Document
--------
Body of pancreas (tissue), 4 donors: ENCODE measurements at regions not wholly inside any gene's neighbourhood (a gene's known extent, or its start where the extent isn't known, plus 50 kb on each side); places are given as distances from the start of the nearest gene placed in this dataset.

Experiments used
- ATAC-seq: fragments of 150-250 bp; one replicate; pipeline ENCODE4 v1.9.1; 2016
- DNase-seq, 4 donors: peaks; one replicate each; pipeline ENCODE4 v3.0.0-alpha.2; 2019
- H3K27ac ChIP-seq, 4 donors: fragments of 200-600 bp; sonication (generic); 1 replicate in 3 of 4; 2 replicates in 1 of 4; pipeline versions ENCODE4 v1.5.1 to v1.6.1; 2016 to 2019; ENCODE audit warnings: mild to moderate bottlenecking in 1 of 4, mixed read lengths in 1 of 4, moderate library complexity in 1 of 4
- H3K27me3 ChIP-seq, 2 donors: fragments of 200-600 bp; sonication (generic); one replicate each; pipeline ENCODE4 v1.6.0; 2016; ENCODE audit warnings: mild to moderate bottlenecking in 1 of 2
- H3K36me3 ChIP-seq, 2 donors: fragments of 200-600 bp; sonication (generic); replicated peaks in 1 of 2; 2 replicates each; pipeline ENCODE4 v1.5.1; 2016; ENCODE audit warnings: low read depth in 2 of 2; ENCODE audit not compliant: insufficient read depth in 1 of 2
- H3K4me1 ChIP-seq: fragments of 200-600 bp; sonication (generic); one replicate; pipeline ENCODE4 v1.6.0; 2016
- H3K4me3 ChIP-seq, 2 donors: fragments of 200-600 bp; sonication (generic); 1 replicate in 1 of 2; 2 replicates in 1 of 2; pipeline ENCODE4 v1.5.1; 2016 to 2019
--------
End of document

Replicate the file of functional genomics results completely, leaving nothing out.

Body of pancreas (tissue), 4 donors: ENCODE measurements at regions not wholly inside any gene's neighbourhood (a gene's known extent, or its start where the extent isn't known, plus 50 kb on each side); places are given as distances from the start of the nearest gene placed in this dataset.

Experiments used
- ATAC-seq: fragments of 150-250 bp; one replicate; pipeline ENCODE4 v1.9.1; 2016
- DNase-seq, 4 donors: peaks; one replicate each; pipeline ENCODE4 v3.0.0-alpha.2; 2019
- H3K27ac ChIP-seq, 4 donors: fragments of 200-600 bp; sonication (generic); 1 replicate in 3 of 4; 2 replicates in 1 of 4; pipeline versions ENCODE4 v1.5.1 to v1.6.1; 2016 to 2019; ENCODE audit warnings: mild to moderate bottlenecking in 1 of 4, mixed read lengths in 1 of 4, moderate library complexity in 1 of 4
- H3K27me3 ChIP-seq, 2 donors: fragments of 200-600 bp; sonication (generic); one replicate each; pipeline ENCODE4 v1.6.0; 2016; ENCODE audit warnings: mild to moderate bottlenecking in 1 of 2
- H3K36me3 ChIP-seq, 2 donors: fragments of 200-600 bp; sonication (generic); replicated peaks in 1 of 2; 2 replicates each; pipeline ENCODE4 v1.5.1; 2016; ENCODE audit warnings: low read depth in 2 of 2; ENCODE audit not compliant: insufficient read depth in 1 of 2
- H3K4me1 ChIP-seq: fragments of 200-600 bp; sonication (generic); one replicate; pipeline ENCODE4 v1.6.0; 2016
- H3K4me3 ChIP-seq, 2 donors: fragments of 200-600 bp; sonication (generic); 1 replicate in 1 of 2; 2 replicates in 1 of 2; pipeline ENCODE4 v1.5.1; 2016 to 2019